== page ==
The embattled, yet widely loved app-based rideshare companies Uber and Lyft are yet again in the crosshairs of disgruntled contractors in Los Angeles, San Francisco and San Diego. Drivers from both companies are protesting the businesses unwillingness to change corporate policies classifying drivers from independent contractors to part-time/full-time employees, which would also imply employees are entitled to certain workers benefits and protections.
According to an article from Slate, the primary issue at the core of this whole dilemma is the inability of drivers (the independent contractors) to unionize, therefore being “isolated from one another.” Journalist April Glaser explains this setback, however “hasn’t stopped them from organizing by creating worker groups to advocate for their collective demands. In Los Angeles, drivers picketed outside the Uber Greenlight Hub, a driver assistance center in Redondo Beach.” This public protest was only one of many, with the main visible protest occurring in San Francisco where “drivers demonstrated in the rain outside the Omni Hotel, where potential investors were slated to meet ahead of Lyft’s IPO.” Obviously, someone from Lyft was tipped off of the potential bad publicity, since the meeting location was moved last minute to the Olympic Club, “an ultra-exclusive private club and golf course” miles away.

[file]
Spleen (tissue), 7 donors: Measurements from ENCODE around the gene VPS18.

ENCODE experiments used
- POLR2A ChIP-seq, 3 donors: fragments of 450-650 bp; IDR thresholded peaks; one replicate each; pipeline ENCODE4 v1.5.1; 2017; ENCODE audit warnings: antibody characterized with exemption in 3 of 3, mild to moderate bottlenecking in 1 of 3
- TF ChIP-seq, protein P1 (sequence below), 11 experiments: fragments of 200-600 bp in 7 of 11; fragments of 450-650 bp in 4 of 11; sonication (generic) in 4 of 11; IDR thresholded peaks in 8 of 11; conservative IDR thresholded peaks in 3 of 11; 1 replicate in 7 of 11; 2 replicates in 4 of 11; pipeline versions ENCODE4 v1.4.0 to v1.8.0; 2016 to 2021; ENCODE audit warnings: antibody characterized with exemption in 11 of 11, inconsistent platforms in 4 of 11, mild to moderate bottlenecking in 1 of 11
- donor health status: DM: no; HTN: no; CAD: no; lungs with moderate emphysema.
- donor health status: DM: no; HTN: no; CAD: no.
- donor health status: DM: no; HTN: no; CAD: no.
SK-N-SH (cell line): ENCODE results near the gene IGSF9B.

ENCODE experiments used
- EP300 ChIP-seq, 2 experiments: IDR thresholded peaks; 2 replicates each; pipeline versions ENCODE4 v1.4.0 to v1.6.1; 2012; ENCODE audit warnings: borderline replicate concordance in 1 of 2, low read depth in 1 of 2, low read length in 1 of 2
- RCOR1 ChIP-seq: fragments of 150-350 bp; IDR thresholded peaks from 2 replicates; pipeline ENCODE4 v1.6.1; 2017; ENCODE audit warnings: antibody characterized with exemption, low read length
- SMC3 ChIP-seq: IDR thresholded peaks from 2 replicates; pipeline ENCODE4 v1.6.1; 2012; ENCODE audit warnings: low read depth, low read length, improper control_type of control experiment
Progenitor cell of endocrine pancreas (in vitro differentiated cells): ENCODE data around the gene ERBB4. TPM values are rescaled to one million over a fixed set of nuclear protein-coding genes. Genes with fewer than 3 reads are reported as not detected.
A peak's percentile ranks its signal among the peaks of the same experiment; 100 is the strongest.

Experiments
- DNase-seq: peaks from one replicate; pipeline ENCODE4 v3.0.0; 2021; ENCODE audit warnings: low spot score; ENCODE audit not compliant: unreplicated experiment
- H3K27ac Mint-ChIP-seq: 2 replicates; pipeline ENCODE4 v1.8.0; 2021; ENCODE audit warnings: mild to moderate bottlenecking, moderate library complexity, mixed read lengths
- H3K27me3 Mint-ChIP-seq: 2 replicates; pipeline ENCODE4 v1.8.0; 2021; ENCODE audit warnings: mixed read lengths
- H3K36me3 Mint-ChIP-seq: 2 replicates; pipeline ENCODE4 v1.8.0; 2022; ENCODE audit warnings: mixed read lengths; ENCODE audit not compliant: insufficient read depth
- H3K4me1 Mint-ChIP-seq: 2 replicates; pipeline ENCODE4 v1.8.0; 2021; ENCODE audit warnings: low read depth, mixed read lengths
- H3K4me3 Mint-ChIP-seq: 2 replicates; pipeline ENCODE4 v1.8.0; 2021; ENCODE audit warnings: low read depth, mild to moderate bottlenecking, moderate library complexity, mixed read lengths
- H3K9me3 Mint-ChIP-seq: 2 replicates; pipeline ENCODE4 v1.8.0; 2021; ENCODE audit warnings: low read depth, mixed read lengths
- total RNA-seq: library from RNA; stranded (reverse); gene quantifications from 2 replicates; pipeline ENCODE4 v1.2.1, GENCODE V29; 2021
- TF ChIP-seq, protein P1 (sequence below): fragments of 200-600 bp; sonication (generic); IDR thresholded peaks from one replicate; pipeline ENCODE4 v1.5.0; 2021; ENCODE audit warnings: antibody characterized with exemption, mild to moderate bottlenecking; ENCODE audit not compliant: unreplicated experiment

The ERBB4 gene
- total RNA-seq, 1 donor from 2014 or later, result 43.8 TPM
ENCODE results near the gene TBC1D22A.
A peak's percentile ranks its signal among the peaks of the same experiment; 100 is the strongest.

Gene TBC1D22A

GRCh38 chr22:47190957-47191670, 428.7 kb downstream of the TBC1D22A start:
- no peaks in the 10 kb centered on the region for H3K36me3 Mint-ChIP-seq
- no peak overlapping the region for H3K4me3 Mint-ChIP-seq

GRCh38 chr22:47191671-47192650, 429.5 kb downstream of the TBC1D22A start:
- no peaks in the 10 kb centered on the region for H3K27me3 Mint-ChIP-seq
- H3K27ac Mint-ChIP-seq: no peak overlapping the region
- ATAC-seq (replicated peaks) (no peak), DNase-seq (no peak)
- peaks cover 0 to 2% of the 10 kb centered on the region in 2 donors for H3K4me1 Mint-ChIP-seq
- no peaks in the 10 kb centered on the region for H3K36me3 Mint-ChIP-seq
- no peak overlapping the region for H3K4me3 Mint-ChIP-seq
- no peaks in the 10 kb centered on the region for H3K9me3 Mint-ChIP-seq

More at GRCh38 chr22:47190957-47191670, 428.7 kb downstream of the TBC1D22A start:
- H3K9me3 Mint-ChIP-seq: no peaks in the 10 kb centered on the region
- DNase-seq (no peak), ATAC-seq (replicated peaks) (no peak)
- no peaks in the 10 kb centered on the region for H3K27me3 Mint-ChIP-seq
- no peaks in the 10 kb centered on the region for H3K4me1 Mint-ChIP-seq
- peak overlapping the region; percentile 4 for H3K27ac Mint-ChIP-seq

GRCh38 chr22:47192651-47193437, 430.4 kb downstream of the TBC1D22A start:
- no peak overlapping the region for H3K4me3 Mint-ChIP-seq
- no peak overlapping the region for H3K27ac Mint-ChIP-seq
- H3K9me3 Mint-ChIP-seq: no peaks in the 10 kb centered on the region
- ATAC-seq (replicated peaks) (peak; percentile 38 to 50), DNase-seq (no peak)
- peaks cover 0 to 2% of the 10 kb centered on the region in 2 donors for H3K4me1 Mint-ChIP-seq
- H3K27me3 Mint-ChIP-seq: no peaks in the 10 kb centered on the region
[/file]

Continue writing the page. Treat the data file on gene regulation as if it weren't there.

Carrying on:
Glaser went on the streets to meet with several of the protesting drivers to discover the root of their opposition to Uber and Lyft’s treatment of drivers. One such driver, Tyler Sandness, told Glaser “What Lyft and Uber are doing to the people who work for them is ridiculous.” Sandness went on to explain that “We’re [the drivers] generating so much value, and we provide a service that everybody needs here in Los Angeles, but we’re not sharing in those profits. Instead, Lyft and Uber have seen it fit to subsidize their IPO’s on the backs of the drivers.” The rates in which drivers earn a profit from driving have also been effected prior to the IPO announcement.
Sandness told Glaser that “Uber is now dropping their rates down from 80 cents a mile to 60 cents a mile. And to give context, their IRS says it takes about 58 cents a mile to operate a vehicle, so Uber is handing basically a two-penny-a-mile profit to their drivers.”
With protests beginning to spread ahead of the big moves for Uber and Lyft, it is not known whether the protests will be enough to curb consumer habits or to make Uber and Lyft come to the table to discuss major changes with the lifeblood of their companies.